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Even if the husband stay in foreign country, women can file for divorce anywhere

In a crucial ruling that is sure to cheer up women fighting divorce cases with husbands residing in a foreign country, the Madras high court has said that the family court in India had jurisdiction to try matrimonial litigation even if the husband is a citizen of a foreign country and not an ordinary resident of India.
A division bench comprising Justice Elipe Dharma Rao and Justice KK Sasidharan pointed out that the amended Section 19 of the Hindu Marriage Act extended to outside India. "The fact that the husband is residing outside the territory does not prevent the wife from applying before the local designated court to redress her grievances," the bench said.
The judges were passing orders on a case involving film actor R Sukanya and her husband R Sridharan, who is an American citizen. The two got married in April 2002 as per Hindu rites and custom at the Balaji Temple in New Jersey in the US. After nearly a year she returned to India, started to act in films, and also filed a divorce petition in 2004. As her husband did not attend the proceedings, the family court granted her divorce ex parte.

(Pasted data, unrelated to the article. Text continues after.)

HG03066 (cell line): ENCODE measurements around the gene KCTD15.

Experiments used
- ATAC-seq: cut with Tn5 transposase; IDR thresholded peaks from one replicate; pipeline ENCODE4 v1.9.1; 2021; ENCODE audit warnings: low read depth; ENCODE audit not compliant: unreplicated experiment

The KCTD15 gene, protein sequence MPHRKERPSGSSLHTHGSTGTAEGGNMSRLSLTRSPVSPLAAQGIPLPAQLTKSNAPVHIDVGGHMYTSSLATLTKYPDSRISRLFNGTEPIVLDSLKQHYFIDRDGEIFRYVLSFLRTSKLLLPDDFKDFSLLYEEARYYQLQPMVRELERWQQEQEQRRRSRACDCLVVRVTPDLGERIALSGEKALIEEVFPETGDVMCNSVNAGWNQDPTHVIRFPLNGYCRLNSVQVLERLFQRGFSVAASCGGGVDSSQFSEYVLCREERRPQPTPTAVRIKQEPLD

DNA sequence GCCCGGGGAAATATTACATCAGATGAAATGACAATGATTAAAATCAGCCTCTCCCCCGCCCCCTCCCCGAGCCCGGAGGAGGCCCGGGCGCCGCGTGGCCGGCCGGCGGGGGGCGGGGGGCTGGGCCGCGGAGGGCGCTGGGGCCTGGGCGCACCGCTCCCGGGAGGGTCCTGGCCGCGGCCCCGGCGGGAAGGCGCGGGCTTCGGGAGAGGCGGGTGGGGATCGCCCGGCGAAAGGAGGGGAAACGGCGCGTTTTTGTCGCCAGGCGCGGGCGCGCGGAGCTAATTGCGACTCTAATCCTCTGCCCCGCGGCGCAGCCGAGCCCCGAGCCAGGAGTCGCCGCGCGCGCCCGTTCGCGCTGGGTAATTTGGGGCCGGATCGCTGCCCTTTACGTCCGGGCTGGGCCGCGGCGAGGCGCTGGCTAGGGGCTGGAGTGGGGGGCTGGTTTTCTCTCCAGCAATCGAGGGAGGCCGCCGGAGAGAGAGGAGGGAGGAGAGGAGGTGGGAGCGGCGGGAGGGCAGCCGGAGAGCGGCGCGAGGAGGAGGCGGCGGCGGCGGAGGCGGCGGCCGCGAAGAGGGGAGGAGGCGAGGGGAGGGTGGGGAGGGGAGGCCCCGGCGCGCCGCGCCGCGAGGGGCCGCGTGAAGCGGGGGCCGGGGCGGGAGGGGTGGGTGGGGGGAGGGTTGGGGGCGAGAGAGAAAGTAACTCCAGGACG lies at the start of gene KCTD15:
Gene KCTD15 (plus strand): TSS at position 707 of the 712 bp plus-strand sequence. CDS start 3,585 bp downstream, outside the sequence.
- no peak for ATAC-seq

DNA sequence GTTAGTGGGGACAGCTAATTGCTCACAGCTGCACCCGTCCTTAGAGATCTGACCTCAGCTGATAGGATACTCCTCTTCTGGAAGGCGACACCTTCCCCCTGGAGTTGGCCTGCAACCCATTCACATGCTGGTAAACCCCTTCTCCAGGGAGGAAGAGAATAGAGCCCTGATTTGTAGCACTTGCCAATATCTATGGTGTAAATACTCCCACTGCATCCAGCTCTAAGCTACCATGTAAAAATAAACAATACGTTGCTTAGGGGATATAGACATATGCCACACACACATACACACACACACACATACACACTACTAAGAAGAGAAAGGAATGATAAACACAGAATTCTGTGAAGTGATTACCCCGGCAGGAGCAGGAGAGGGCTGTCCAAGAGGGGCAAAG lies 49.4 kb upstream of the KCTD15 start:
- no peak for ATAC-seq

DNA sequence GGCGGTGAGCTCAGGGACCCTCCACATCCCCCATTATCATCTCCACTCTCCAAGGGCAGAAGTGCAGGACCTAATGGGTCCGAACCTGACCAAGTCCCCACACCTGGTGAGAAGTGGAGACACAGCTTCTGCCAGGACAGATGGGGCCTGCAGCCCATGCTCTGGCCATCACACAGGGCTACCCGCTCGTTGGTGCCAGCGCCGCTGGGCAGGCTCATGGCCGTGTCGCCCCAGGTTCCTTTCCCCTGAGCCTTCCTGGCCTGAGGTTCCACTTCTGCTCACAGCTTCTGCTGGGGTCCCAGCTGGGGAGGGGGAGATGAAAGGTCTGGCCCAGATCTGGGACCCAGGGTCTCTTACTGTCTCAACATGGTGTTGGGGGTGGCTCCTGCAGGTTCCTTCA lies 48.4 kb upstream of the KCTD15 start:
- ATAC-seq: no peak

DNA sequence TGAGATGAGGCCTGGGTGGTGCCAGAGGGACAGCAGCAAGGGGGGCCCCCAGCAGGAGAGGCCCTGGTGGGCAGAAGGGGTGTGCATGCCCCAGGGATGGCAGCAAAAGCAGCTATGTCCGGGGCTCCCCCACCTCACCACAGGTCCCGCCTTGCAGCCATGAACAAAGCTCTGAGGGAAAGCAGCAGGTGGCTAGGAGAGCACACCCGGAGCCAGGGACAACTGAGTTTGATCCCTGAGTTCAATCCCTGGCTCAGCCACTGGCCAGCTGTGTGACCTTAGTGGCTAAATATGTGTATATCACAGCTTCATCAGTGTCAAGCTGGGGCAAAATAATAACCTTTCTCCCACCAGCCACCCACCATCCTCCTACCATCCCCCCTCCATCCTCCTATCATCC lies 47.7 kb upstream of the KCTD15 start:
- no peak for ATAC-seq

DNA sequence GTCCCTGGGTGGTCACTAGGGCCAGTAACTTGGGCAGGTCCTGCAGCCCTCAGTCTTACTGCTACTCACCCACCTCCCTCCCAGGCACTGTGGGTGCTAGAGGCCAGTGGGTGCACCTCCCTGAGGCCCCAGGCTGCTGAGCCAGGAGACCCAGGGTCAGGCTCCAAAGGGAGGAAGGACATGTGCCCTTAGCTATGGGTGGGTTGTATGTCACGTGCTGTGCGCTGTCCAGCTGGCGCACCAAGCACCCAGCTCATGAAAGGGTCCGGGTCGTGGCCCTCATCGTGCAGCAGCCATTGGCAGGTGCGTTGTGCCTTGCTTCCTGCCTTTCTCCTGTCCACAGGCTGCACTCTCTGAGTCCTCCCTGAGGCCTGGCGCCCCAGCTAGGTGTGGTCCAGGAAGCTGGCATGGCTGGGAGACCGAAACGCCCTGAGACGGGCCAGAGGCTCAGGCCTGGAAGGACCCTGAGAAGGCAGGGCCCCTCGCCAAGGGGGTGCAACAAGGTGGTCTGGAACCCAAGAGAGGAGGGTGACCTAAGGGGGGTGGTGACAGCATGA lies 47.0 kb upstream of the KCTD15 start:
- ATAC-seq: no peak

On representation from her husband Sridharan, later the family court reversed its order. He also filed a petition in the high court to restrain the family court from hearing the case on the ground that the court in India had no jurisdiction to take up the matter involving American citizens.
Dismissing his claims, the judges said that when the marriage was solemnised under the Hindu law, the proceedings for divorce also has to be made under the same Act. Referring to the amended Section 19 of the Act, the judges said that with effect from December 23, 2003, the wife is now entitled to file a matrimonial petition before a district court in whose territorial jurisdiction she is residing.
The judges rejected Sridharan's claims of domicile, and said, "when the marriage was solemnised under the Hindu law, the proceedings for divorce has also to be made under the said Act. He cannot take any exception to the proceedings in India under the provisions of the Hindu Marriage Act merely on account of his US citizenship or domicile."
Explaining the rationale behind the amendment, the judges said the original section was causing serious prejudice to women as it was not possible for them to initiate proceedings before the court in whose jurisdiction they are residing. "Because of the rigid provision, women were compelled to approach the court in whose jurisdiction the marriage was solemnised or the husband resides or the parties to the marriage last resided together. The jurisdiction clause as it stood originally was really unfair to women," the judges said and directed the family court to go ahead with the hearing of the actor's case and conclude it within two months.

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